Genetics studies undertaken in ICE-whales have shown that the Svalbard population of white whales is a unique entity as is the Spitsbergen bowhead whale population, confirming that they should be managed as populations separate from other adjacent populations. Additionally, explorations of white whale relatedness showed that the social structure is mildly connected through male relatives. Mitogenomic studies are narwhal showed that abundance of this species in the past has followed expansions and contraction is sea ice, with sea ice decreases resulting in population declines. Although plasticity is challenging to prejudge, the consequences of climate change are expected to be severe for all of the ice-affiliated Arctic whales.
The results of this research programme have provided the first abundance estimates for each of the three ice-dependent cetaceans in the Norwegian Arctic, in addition to providing a much deeper understanding of their habitat needs throughout the year. ICE-whales data have already been used nationally for management plans identifying vulnerable and valuable areas (SVOs) within the Barents Sea, northern Norwegian Sea and Svalbard Coastal Waters. Additionally, the published results have permitted updating of the National Red List, which will be released in 2021. The programme's research outputs have made a vital contribution to updating the State of Arctic Marine Biodiversity (SAMBR) for CAFF (Conservation of Arctic Flora and Fauna), which will be released in 2021. ICE-whales data is being used for Svalbard regional planning, currently being undertaken by the Environmental Directorate. This research programme has been extremely important and highly relevant to nature management in Norway.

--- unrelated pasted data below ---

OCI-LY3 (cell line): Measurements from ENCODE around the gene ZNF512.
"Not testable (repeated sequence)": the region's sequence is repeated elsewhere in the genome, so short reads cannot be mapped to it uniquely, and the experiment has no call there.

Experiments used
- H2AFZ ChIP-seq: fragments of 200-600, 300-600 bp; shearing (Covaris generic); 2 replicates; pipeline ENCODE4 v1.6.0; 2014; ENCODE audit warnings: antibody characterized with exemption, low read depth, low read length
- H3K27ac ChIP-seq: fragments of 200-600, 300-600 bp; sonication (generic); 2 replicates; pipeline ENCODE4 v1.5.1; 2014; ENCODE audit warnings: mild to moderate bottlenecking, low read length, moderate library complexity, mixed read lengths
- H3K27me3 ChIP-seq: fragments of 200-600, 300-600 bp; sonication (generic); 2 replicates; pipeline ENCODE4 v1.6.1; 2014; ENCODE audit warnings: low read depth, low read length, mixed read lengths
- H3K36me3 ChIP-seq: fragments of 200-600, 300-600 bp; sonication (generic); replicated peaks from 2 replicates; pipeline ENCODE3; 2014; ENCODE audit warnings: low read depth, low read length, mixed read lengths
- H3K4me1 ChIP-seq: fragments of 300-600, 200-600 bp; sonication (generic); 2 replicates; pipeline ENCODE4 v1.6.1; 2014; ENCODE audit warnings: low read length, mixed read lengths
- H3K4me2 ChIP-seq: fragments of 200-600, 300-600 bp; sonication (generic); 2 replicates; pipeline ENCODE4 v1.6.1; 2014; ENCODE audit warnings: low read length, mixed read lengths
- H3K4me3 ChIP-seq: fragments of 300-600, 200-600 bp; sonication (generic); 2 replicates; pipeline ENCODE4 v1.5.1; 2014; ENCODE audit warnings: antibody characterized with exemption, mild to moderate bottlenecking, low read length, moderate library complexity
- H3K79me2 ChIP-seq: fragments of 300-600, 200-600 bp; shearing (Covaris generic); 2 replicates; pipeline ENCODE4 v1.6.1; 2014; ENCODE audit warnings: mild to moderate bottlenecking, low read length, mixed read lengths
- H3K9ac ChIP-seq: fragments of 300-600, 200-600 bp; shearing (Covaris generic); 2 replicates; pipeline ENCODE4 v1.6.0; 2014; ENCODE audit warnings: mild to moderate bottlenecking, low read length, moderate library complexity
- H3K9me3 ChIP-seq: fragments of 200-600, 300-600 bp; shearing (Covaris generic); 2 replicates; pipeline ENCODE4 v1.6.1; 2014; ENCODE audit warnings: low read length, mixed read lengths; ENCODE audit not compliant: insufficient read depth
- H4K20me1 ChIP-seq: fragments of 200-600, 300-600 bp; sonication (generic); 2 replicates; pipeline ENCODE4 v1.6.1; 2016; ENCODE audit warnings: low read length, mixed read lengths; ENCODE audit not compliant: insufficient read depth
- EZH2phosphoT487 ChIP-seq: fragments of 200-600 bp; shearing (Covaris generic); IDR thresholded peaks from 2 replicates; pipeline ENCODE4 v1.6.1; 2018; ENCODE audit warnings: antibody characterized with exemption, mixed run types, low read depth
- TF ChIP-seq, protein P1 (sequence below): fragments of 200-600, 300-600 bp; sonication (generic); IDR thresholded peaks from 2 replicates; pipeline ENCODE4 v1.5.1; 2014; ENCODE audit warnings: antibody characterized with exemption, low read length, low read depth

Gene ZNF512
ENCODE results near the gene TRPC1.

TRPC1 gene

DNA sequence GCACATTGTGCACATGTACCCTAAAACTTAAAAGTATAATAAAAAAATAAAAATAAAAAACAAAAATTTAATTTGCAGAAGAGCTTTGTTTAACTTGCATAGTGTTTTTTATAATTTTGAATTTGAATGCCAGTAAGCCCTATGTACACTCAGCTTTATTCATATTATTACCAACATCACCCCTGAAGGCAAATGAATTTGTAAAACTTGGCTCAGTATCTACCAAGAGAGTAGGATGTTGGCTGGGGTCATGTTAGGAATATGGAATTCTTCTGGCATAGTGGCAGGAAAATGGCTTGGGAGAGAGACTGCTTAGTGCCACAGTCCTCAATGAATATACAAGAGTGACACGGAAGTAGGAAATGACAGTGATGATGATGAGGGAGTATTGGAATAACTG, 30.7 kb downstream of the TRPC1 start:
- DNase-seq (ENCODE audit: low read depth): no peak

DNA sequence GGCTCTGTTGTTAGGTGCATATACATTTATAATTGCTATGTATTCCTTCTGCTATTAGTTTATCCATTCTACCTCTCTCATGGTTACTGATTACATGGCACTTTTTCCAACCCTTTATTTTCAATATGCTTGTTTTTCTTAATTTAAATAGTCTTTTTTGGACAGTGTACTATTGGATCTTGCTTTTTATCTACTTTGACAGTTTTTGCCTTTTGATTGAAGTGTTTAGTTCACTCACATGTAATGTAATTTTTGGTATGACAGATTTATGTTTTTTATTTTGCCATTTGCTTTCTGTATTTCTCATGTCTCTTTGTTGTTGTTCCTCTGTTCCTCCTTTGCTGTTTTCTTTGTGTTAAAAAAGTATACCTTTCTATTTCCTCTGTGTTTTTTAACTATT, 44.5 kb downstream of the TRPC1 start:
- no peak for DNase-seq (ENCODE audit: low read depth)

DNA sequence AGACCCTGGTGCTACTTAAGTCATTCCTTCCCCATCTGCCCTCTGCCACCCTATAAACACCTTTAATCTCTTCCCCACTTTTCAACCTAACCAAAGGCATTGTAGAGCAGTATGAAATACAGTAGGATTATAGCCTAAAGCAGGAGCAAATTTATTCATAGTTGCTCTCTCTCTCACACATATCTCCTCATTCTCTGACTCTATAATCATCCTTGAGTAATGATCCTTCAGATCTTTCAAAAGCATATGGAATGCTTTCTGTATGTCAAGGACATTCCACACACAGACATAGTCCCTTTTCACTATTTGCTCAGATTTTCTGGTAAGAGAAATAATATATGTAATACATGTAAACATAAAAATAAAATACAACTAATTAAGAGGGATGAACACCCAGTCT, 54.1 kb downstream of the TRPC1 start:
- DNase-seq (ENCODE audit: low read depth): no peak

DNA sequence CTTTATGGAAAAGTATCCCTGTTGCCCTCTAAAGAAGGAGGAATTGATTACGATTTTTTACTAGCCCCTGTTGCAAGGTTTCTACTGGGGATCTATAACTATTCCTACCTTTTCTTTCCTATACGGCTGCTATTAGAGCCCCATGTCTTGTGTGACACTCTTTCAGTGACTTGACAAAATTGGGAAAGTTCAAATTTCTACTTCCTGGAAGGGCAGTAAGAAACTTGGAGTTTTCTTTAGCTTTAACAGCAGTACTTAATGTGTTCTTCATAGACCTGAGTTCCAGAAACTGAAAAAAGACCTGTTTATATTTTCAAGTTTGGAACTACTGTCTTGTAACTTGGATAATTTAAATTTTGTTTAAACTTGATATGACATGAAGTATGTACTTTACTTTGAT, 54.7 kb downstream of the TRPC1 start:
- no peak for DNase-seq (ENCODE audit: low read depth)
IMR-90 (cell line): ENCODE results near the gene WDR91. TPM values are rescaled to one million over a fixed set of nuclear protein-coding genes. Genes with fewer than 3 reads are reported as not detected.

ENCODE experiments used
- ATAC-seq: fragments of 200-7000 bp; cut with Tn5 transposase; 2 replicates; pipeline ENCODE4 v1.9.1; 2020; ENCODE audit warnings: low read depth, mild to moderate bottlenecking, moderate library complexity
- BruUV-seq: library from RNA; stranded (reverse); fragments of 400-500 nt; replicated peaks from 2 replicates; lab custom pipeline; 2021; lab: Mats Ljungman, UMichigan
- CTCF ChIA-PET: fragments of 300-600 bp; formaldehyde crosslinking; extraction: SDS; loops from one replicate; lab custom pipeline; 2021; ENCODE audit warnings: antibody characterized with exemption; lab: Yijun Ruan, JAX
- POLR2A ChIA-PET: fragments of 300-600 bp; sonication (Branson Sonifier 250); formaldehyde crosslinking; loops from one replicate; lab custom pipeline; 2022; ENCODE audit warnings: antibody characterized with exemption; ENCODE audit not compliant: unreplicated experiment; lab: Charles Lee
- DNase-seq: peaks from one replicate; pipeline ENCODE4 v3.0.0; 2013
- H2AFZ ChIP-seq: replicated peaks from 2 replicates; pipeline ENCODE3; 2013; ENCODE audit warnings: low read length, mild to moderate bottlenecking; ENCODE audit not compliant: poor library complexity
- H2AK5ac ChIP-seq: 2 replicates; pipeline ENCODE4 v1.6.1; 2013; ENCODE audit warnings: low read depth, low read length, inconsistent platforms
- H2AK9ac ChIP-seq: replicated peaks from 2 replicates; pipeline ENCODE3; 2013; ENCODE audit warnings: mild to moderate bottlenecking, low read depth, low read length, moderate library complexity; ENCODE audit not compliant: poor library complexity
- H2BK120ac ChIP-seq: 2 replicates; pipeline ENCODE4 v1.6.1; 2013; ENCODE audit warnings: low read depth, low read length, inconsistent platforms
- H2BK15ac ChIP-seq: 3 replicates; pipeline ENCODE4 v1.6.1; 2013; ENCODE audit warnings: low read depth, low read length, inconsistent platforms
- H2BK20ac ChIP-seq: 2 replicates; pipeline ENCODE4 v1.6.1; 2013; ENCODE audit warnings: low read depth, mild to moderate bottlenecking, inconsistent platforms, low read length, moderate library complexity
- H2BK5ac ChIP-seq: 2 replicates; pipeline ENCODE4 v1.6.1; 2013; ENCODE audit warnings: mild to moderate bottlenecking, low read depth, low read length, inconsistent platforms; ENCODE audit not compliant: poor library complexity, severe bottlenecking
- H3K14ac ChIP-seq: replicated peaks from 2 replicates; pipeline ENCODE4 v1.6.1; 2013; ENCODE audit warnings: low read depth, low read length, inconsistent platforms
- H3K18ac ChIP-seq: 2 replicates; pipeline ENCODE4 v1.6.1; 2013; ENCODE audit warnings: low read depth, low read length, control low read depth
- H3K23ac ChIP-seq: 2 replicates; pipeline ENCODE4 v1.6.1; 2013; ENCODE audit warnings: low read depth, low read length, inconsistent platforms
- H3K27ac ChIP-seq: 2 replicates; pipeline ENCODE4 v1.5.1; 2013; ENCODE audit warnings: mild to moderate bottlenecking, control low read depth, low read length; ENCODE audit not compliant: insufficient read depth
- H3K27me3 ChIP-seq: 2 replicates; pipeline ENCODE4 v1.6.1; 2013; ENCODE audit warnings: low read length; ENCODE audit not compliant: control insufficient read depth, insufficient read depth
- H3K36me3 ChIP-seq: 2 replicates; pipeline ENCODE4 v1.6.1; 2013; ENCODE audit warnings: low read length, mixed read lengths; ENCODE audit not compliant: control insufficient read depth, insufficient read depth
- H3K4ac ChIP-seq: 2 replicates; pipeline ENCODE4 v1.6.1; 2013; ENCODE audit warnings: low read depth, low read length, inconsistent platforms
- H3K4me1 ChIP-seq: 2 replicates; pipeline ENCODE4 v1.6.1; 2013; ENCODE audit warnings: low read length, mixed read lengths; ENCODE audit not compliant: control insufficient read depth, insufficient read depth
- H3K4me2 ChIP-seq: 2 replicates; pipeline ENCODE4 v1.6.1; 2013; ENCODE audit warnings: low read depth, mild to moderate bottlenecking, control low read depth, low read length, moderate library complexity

Arctic sea ice has declined significantly in the past decade and an ice-free arctic summer is predicted to occur before the end of this century. This unique habitat has become home to 3 cetacean species (bowhead whales, narwhals & white whales) that have evolved in association with arctic sea ice or joined it over the 5+ M yrs of its existence. The ice has been a spatially extensive, virtually disease-free habitat for its' mammalian residents that has provided shelter from inclement weather & open-water predators, as well as many additional potential human impact sources. It has also provided a seasonally food-rich environment with little competitive stress. Loss of this habitat for extended periods each year is predicted to have transformative impacts on ice-associated species as well as the broader arctic marine ecosystem. In this research programme a multidisciplinary, highly international research team will explore the physical & biological factors that are most likely to have impacts on the ice whales of the Norwegian High Arctic. This will involve compiling underutilized, available data as well as collecting new distribution, abundance & habitat use data for these 3 nationally Red Listed species, as well as exploring time trends in diet, contaminant levels & health status of species for which there are regional data. An extended acoustic array will provide new infrastructure for future monitoring of cetaceans. Novel ocean data collected using animal-borne sensors will be analysed in the context of whale habitat-assessment; these cost-effectively collected ocean data will also be made available to the broader marine community for other uses. The future prospects for the ice-associated whales will be modelled in a broad context with specific attention to regional ice models, changes occurring in the food web & the shifting community structure of the Northern Barents Sea cetacean community. The data produced by this programme is vital to manage these stocks well.